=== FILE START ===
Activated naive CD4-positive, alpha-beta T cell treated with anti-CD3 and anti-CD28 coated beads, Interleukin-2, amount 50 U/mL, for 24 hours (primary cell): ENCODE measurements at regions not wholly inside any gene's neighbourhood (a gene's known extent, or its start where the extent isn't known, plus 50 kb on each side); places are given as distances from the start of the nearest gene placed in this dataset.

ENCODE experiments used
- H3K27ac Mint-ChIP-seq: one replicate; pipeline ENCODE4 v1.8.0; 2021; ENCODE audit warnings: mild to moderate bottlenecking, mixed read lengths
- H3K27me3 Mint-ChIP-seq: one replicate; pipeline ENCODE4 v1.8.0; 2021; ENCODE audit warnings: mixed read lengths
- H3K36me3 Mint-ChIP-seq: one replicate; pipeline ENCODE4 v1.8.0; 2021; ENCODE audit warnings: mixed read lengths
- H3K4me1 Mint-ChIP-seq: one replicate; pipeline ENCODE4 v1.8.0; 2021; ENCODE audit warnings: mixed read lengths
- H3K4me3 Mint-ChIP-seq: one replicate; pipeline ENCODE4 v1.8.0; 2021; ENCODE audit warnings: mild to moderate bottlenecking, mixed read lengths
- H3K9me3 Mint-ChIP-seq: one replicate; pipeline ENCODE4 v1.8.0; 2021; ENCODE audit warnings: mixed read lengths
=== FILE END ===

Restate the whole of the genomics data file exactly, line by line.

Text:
Activated naive CD4-positive, alpha-beta T cell treated with anti-CD3 and anti-CD28 coated beads, Interleukin-2, amount 50 U/mL, for 24 hours (primary cell): ENCODE measurements at regions not wholly inside any gene's neighbourhood (a gene's known extent, or its start where the extent isn't known, plus 50 kb on each side); places are given as distances from the start of the nearest gene placed in this dataset.

ENCODE experiments used
- H3K27ac Mint-ChIP-seq: one replicate; pipeline ENCODE4 v1.8.0; 2021; ENCODE audit warnings: mild to moderate bottlenecking, mixed read lengths
- H3K27me3 Mint-ChIP-seq: one replicate; pipeline ENCODE4 v1.8.0; 2021; ENCODE audit warnings: mixed read lengths
- H3K36me3 Mint-ChIP-seq: one replicate; pipeline ENCODE4 v1.8.0; 2021; ENCODE audit warnings: mixed read lengths
- H3K4me1 Mint-ChIP-seq: one replicate; pipeline ENCODE4 v1.8.0; 2021; ENCODE audit warnings: mixed read lengths
- H3K4me3 Mint-ChIP-seq: one replicate; pipeline ENCODE4 v1.8.0; 2021; ENCODE audit warnings: mild to moderate bottlenecking, mixed read lengths
- H3K9me3 Mint-ChIP-seq: one replicate; pipeline ENCODE4 v1.8.0; 2021; ENCODE audit warnings: mixed read lengths